In Errol Morris’ The Fog of War the main point that former Secretary of Defense Robert McNamara tries to make is that he did his best with his power. As a reasonable man that advised presidents, McNamara had many difficult decisions to make. The outcome of these decisions often resulted in many deaths. He says his actions were necessary for the good of the United States. However, Robert McNamara is not a sympathetic character, he shows little regret for his actions, and the lessons he teaches are the lessons of a hawk and not a dove.
The regret of an eighty-six year old man might make for sympathetic viewing. But Robert McNamara’s regret is rarely expressed. He comes off as too sure of himself, with dark, slick haired, glasses and an unsympathetic corporate manner. He is quick to deflect embarrassing questions about his personal responsibility for the debacle in Vietnam (Holden). McNamara’s stone cold demeanor does little to portray him as a sympathetic character.
McNamara resists all regret and never apologizes for any of his past actions. He does admit mistakes, but insists that his morality was never compromised. At one point in the film, McNamara discusses the WWII firebombing of Tokyo that killed one hundred thousand civilians. When asked about his part in this outcome, he responds: “Well, I was part of a mechanism that, in a sense, recommended it…[General Curtis] LeMay said if we lost the war that we would have all been prosecuted as war criminals. And I think he’s right. He… and I’d say I… were behaving as war criminals” (“Memorable Quotes”). McNamara seems stuck between knowing the nature of his mistakes and actually accepting them. Any regret McNamara feels is hidden under a cold demeanor and carefully chosen responses.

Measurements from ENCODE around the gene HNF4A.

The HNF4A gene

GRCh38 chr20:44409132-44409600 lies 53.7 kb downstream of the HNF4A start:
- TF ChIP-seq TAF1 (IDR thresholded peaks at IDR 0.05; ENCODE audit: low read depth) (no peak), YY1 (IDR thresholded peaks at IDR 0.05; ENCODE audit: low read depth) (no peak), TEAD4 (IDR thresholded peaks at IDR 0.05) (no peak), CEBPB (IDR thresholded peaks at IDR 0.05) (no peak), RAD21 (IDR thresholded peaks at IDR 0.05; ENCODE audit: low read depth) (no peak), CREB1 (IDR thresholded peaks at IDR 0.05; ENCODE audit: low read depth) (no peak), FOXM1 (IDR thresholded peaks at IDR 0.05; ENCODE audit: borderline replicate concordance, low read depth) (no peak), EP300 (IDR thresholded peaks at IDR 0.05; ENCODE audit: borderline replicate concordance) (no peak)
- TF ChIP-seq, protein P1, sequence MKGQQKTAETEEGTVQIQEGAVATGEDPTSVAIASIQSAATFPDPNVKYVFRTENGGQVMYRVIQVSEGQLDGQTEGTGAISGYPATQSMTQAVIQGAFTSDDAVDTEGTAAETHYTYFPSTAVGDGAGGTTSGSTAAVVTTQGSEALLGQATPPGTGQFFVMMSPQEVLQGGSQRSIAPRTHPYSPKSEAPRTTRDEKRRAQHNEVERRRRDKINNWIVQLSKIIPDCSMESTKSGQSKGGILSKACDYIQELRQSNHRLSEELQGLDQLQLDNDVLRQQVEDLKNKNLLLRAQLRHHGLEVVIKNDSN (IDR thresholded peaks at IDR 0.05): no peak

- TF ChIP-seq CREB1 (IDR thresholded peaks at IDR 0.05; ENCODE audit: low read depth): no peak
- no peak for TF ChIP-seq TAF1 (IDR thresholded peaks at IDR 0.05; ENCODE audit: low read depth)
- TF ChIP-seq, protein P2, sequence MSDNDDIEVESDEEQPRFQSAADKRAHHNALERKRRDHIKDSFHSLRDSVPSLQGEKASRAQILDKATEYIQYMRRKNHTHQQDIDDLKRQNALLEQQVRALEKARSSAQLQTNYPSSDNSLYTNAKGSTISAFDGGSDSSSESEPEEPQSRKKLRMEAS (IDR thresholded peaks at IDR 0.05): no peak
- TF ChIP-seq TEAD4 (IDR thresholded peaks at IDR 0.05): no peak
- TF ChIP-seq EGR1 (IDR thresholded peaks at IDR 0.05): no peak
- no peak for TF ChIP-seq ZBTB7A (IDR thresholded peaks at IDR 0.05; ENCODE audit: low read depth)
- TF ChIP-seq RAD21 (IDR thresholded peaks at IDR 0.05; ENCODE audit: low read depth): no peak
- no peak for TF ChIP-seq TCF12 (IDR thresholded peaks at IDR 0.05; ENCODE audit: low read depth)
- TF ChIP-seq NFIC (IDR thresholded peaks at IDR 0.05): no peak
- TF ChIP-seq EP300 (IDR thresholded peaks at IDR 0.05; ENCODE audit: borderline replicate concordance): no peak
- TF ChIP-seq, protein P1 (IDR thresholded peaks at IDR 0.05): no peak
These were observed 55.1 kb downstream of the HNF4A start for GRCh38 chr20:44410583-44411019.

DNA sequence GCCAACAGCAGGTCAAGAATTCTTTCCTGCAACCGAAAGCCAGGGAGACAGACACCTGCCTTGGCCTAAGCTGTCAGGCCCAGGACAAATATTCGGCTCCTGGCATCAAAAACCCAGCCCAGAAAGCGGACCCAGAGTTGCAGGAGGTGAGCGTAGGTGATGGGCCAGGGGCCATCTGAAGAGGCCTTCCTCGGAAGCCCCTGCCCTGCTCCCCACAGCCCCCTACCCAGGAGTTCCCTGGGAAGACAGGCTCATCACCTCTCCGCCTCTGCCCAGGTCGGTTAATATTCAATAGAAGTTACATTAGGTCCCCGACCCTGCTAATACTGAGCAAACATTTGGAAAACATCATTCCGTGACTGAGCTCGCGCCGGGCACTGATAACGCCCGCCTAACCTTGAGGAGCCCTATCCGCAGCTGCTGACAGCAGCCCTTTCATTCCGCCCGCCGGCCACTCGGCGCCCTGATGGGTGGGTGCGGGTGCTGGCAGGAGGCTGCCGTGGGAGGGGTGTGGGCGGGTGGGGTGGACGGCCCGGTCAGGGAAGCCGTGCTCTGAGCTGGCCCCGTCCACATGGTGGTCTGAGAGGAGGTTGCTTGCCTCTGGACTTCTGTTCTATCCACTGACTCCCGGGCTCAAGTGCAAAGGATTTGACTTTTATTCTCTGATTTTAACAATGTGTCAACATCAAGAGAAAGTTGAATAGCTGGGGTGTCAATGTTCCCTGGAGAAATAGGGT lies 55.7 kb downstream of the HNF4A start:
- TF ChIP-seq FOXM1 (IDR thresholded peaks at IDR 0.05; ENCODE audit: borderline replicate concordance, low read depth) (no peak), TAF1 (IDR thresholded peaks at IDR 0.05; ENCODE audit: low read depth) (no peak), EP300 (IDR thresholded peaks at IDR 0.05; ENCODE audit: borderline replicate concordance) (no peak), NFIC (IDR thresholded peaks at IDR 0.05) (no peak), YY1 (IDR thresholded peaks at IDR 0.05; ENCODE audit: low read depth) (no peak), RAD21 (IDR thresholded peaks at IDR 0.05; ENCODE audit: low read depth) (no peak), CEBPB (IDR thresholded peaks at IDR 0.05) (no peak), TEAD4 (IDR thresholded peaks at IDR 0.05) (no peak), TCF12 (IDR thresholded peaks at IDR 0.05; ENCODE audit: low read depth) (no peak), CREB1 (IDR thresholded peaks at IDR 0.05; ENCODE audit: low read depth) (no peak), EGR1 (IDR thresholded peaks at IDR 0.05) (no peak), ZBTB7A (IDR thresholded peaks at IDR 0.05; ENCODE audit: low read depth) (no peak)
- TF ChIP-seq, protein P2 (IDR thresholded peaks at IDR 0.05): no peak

The full title of the film is The Fog of War: Eleven Lessons from the Life of Robert S. McNamara, and these lessons help show how complicated McNamara really is.
Some of the lessons sound like the words of a man of peace: “empathize with your enemy, rationality will not save us, there’s something beyond one’s self, belief and seeing are both often wrong, be prepared to reexamine your reasoning.” Some of the other lessons show McNamara’s true hawk nature: “proportionality should be a guideline in war, maximize efficiency, get the data, never say never, and in order to do good, you may have to engage in evil,” (“The Fog of War”). The fact that war is numbers and not people, along with his willingness to do evil proves that he is nothing but a hawk.
Though Errol Morris’ film presents a fair view of a complicated man, Robert McNamara is an unsympathetic character that refuses to accept responsibility for his actions. His decisions led to the deaths of hundreds of thousands of people and he even admits that some were wrong. Robert McNamara should not be viewed as an American hero or even a good advisor. He should be viewed as a man who foolishly believed that evil acts could bring about good ones.
“The Fog of War.” Wikipedia, The Free Encyclopedia. 10 Jan 2007. 21 Jan 2007.
Holden, Stephen. “McNamara, Looking Back at Vietnam and Other Battles.” New York
Times. 19 December 2003. 21 January 2007. <http://movies2.nytimes.com/2003/12/19/movies/19WAR.html?ex=1169528400&en=134efeca290d0448&ei=5070>.
“Memorable Quotes from The Fog of War: Eleven Lessons from the Life of Robert S.
McNamara.” Internet Movie Database. 2007. 21 January 2007. <http://imdb.com/title/tt0317910/quotes>.